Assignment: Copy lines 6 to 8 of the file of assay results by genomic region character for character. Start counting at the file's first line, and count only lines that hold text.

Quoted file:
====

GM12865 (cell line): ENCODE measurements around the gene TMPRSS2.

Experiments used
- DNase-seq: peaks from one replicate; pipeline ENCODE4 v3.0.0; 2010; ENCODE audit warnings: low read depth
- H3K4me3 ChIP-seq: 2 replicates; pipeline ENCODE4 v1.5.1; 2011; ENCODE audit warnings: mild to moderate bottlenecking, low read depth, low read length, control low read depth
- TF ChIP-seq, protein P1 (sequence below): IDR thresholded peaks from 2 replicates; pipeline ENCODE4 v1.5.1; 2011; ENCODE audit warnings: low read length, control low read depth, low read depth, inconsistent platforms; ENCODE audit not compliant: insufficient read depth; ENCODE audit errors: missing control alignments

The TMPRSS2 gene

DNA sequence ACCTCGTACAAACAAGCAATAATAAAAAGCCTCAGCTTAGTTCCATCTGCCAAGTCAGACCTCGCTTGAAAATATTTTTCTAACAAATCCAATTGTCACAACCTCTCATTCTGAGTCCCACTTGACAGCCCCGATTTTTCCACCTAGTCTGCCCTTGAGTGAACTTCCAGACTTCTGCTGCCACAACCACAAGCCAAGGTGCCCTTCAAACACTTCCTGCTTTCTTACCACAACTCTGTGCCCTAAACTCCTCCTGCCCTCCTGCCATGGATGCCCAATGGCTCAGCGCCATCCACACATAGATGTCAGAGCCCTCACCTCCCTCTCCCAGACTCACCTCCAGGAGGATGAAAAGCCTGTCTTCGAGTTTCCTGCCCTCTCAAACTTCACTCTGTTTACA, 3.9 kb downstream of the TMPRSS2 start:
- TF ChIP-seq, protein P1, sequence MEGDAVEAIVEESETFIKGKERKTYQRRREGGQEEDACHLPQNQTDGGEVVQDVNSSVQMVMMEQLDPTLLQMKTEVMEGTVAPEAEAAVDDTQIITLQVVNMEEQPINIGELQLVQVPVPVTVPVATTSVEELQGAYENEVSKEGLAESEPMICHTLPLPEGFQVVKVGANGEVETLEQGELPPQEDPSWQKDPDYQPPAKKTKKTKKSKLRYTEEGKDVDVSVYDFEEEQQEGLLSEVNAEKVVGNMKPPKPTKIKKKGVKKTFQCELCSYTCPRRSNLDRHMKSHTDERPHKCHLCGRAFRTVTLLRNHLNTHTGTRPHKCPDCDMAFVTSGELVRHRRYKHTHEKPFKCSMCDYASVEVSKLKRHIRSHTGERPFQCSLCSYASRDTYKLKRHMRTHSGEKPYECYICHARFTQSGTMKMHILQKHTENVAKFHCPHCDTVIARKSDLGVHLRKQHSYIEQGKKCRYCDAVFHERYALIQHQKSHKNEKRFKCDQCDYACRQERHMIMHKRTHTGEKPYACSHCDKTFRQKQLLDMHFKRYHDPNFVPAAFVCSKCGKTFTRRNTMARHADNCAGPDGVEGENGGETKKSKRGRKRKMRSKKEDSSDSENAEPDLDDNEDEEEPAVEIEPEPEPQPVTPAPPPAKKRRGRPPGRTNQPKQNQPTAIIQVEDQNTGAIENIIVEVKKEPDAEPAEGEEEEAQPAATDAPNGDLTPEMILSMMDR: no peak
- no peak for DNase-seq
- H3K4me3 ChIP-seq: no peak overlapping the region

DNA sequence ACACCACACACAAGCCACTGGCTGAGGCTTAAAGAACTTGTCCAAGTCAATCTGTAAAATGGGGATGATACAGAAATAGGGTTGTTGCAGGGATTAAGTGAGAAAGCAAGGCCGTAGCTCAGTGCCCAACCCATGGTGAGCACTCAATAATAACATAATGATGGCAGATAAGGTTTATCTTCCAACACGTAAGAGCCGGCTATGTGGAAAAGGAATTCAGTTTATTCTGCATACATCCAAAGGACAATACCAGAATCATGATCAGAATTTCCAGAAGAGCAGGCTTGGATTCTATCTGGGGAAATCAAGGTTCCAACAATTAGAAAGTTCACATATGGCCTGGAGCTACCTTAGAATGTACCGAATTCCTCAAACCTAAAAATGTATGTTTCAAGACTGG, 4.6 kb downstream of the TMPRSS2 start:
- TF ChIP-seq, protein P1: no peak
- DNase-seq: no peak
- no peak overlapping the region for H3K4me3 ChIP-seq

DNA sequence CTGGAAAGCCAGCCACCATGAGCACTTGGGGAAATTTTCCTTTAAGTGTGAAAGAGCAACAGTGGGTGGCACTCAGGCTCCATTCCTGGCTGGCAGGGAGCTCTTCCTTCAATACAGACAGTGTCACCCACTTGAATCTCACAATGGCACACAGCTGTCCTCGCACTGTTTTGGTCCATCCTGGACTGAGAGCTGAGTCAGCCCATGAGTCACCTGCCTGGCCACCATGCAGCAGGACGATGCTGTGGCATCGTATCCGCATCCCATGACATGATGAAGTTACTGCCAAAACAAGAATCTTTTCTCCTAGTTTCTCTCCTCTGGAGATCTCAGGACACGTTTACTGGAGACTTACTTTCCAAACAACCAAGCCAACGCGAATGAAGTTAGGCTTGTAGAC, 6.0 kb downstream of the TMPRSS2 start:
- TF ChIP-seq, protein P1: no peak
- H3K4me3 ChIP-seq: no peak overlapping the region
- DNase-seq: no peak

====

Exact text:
The TMPRSS2 gene

DNA sequence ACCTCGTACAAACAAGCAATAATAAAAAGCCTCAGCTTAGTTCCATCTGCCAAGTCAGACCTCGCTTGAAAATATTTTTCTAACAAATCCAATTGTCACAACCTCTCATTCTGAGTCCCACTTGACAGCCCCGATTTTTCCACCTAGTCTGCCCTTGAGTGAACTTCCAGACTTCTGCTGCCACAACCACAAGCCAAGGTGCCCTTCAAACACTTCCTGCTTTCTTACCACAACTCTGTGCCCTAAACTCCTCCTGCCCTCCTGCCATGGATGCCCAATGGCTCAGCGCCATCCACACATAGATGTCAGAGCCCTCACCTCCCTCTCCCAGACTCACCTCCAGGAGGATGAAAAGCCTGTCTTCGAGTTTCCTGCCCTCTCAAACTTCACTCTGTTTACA, 3.9 kb downstream of the TMPRSS2 start:
- TF ChIP-seq, protein P1, sequence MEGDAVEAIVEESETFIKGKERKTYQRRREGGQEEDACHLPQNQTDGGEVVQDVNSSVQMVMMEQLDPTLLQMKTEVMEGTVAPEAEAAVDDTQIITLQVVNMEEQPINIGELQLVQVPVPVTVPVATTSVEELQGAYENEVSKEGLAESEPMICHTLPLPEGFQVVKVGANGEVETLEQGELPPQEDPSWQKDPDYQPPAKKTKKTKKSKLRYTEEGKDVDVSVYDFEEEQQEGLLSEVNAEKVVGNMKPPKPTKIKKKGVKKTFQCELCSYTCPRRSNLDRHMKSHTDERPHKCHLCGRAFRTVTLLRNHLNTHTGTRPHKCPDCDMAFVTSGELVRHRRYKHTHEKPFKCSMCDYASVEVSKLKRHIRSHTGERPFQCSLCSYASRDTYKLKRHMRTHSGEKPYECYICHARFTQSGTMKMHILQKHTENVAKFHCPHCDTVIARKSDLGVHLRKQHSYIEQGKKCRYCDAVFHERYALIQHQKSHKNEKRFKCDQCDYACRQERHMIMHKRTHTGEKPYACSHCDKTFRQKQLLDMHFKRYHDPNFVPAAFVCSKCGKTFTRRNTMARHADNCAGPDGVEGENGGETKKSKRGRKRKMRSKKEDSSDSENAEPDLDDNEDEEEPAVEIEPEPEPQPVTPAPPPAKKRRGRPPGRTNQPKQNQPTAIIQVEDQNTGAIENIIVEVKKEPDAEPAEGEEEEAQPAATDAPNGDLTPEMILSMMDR: no peak